India marks December 14 as National Energy Conservation Day, so it is essential to discuss energy conservation and the need for renewable energy.
Energy conservation refers to the efforts made to ensure that energy is used efficiently by either using less energy for a particular constant purpose (switching off lights and fans when not being used) or reducing the use of a particular service that uses energy (driving less and using public transport instead). Energy conservation is a conscious individual effort; it leads to energy efficiency at the macro level. The end goal of energy conservation is to reach towards attaining sustainable energy.
Here is a look at India’s macro efforts of undertaking renewable and sustainable energy production.
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The world is in a transition phase, and energy is central to it. India has been responsible for almost 10% of the increase in global energy demand since 2000.
India’s energy demand in this period has almost doubled, pushing the country’s share in global demand up to 5.7% in 2013 from 4.4% at the beginning of the century. The primary energy demand in India has grown from about 441 Mtoe (Million or Mega tonnes of oil equivalent) in 2000 to about 775 Mtoe in 2013.
This demand is expected to increase from about 1250 (estimated by International Energy Agency) to 1500 (estimated in the Integrated Energy Policy Report) million toe in 2030.
How are global manufacturers using technology to conserve energy?
In other parts of the world, almost 45.2% of energy companies use IoT technologies to monitor production.
According to Gartner, IoT usage in the energy sector is expected to grow to 50 billion devices by 2020 and manufacturers are taking advantage mainly on the data this technology could provide them to cut energy costs.
Coming back to India, while the industrialists are taking steps to shift towards sustainability; a study was conducted by the Ministry of Power on the Small and Medium Enterprises (SMEs) sector to assess energy use and technology gap at unit level.
It was pointed out that as a large percentage of energy audits conducted in the units were free and not paid by the units, hampering the seriousness of adapting to the new technologies and replicating it was low.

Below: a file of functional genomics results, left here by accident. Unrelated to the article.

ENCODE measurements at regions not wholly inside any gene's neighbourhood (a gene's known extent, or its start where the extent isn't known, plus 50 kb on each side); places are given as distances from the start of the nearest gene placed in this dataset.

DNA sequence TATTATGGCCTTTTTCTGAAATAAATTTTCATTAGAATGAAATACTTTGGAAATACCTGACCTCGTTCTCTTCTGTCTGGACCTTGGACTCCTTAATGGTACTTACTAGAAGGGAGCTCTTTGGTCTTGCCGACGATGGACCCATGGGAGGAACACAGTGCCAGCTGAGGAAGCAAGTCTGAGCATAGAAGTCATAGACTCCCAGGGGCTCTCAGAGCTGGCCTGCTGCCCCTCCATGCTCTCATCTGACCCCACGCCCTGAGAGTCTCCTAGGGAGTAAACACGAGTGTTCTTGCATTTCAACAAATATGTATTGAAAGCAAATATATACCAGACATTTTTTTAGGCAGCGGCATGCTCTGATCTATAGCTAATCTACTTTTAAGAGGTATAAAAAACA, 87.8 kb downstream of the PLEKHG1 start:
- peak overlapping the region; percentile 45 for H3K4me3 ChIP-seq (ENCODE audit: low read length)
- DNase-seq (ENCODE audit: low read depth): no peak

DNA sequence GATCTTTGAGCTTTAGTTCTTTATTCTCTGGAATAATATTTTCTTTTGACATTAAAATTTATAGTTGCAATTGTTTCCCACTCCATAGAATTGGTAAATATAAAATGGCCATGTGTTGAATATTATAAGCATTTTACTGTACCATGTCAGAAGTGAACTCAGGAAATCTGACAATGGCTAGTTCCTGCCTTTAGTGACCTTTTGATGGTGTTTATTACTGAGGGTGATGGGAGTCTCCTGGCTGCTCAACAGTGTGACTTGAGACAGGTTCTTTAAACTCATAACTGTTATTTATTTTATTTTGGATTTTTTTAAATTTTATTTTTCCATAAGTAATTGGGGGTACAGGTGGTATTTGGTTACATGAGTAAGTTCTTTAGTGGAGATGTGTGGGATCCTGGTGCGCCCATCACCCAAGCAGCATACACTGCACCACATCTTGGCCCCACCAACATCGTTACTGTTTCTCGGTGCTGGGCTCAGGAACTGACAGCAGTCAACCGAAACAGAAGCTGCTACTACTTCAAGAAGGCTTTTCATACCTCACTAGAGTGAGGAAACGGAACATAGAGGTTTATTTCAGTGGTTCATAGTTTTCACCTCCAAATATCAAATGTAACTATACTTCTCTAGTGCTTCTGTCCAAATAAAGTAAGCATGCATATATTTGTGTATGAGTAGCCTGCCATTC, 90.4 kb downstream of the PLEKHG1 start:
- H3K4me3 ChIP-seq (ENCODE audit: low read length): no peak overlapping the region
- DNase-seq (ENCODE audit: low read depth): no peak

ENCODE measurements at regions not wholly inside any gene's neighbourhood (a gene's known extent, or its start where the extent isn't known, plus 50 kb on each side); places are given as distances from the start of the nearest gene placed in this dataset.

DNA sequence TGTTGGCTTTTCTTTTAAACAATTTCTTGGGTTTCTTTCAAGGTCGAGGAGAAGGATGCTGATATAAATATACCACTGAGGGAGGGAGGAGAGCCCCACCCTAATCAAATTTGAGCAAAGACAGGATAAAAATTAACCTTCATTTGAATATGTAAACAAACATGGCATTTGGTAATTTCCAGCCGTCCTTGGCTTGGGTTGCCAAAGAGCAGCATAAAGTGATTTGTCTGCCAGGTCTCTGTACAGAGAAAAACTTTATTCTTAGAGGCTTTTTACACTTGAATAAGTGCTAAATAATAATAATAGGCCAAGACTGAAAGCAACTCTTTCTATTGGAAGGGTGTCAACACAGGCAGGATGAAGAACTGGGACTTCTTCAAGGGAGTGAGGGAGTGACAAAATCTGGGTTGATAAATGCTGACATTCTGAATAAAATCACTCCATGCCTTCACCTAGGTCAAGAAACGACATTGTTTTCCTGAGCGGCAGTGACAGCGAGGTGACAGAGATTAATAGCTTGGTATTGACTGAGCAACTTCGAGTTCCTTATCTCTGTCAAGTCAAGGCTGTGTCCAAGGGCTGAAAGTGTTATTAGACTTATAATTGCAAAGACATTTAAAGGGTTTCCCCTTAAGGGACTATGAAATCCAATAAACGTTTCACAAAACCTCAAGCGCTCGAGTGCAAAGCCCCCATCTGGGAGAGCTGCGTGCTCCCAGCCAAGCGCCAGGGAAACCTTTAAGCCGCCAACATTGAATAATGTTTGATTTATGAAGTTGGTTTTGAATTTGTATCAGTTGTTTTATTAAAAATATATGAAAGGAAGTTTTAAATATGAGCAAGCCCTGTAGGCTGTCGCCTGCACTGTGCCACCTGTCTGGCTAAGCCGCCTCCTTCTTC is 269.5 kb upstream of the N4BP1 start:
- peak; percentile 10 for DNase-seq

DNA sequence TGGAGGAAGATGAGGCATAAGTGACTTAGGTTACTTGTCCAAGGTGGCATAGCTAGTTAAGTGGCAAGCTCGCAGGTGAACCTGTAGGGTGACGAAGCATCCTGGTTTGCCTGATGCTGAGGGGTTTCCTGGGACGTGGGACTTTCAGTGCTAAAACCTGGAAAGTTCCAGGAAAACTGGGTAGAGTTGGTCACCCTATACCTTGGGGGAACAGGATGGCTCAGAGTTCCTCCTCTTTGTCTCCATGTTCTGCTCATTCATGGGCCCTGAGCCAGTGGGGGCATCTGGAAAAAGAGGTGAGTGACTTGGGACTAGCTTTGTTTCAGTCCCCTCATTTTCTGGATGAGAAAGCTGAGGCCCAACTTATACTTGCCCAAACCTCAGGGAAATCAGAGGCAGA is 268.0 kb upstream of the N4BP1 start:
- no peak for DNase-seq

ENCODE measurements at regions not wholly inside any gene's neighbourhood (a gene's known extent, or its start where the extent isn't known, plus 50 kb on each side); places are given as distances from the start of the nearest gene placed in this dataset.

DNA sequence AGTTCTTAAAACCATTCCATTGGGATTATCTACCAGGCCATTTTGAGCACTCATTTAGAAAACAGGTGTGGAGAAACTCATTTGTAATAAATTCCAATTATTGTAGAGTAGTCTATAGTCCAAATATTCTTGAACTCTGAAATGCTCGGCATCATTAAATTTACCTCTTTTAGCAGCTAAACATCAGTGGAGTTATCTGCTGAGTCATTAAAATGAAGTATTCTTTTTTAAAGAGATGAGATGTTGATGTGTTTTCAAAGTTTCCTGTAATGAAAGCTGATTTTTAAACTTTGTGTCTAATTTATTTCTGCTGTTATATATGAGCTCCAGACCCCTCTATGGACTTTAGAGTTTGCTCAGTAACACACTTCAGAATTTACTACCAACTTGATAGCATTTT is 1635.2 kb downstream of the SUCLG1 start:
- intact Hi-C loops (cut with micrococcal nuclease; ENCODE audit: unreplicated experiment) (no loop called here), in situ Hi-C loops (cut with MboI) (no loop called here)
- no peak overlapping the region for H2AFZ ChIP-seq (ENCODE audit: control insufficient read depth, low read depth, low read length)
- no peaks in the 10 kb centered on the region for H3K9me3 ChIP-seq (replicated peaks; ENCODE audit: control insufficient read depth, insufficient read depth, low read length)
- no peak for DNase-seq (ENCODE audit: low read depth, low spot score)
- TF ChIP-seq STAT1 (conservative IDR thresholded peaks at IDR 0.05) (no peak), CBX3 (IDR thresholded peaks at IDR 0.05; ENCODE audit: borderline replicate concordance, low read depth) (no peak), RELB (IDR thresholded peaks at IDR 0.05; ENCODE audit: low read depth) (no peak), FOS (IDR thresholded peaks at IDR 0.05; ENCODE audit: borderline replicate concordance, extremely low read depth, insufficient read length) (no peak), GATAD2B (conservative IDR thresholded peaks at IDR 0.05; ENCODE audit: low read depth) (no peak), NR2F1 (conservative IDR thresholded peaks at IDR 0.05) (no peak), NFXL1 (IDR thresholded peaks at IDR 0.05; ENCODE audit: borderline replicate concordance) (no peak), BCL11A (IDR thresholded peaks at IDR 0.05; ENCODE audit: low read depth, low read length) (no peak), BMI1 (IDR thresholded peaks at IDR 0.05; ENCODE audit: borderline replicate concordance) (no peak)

Thus any means of proper energy conservation is apparently slower at this division and is also a reason why India is lagging behind.
Given the circumstances, if India wants to become an energy efficient economy, it certainly needs to mend the matters at stake with SMEs so as to create more awareness about the rising need and use of technology to bridge the gap.
This will help in creating a more sustainable environment thereby making India not only the largest producer and consumer but also an energy efficient economy.
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Future of Renewable Energy in India
The Energy Conservation Act 2001 provides a framework for regulating energy consumption and promoting energy efficiency and conservation. The Act has set up the Bureau of Energy Efficiency to recommend regulations and standards for energy consumption. These apply to appliances, vehicles, industrial and commercial establishments and buildings. Efforts on these fronts lower the energy generation requirement and reduce greenhouse gas emissions. These also have positive implications for energy security in India, which relies on imports to meet some of its energy needs.
During the COP-26 summit in 2021, India made the following commitments which may be relevant for energy efficiency efforts:
(i) Reducing total projected carbon emissions by one billion tonnes by 2030.
(ii) Reducing the economy’s carbon intensity by 45% by 2030 over 2005 levels.
Carbon intensity is the volume of carbon emissions per unit of GDP. In addition, India aims to have 500 GW of non-fossil energy capacity and meet 50% of its energy requirements from renewable energy by 2030.
Against this backdrop, the Energy Conservation (Amendment) Bill 2022 was introduced in Lok Sabha in August 2022. The Bill was passed by Lok Sabha and is currently pending before Rajya Sabha.
The Bill seeks to amend the 2001 Act to:
(i) Facilitate the achievement of COP-26 goals.
(ii) Introduce concepts such as mandated use of non-fossil sources and carbon credit trading to ensure faster decarbonisation of the Indian economy.
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If we were asked, “where does our ‘energy’ to work come from”? We would probably reply from the food that we eat.
Similarly, the energy used for cooking food comes from burning wood, coal, cow dung cakes, kerosene, gas and electricity. The energy to run our fan or T.V. comes from electricity. In this way, we are all aware of using energy in its different forms.
But have you ever stopped to think what the world would be like if there was no light or heat from the sun or if there was no electricity to light up your home? You are also aware that electricity can be in short supply, so there are power cuts for short/long durations.
So, this makes it more important to understand the concept of energy conservation.
Climate change is a global problem, and the conservation of the environment is a social responsibility. The infrastructure sector has massive potential to accelerate our country’s journey towards its net-zero goals – a fact that the real estate, construction and building design community has taken seriously. The sector has played a massive role in shaping our economy’s growth, and it also plays a significant role in shaping the future. As the populace gears up today to celebrate Earth Hour – by turning off all the non-essential lights to create awareness about Climate Change and show their solidarity – let us, as an industry, recognise the responsibility we all have on our shoulders, which is larger than a one-hour initiative, but more a 24×7 effort.
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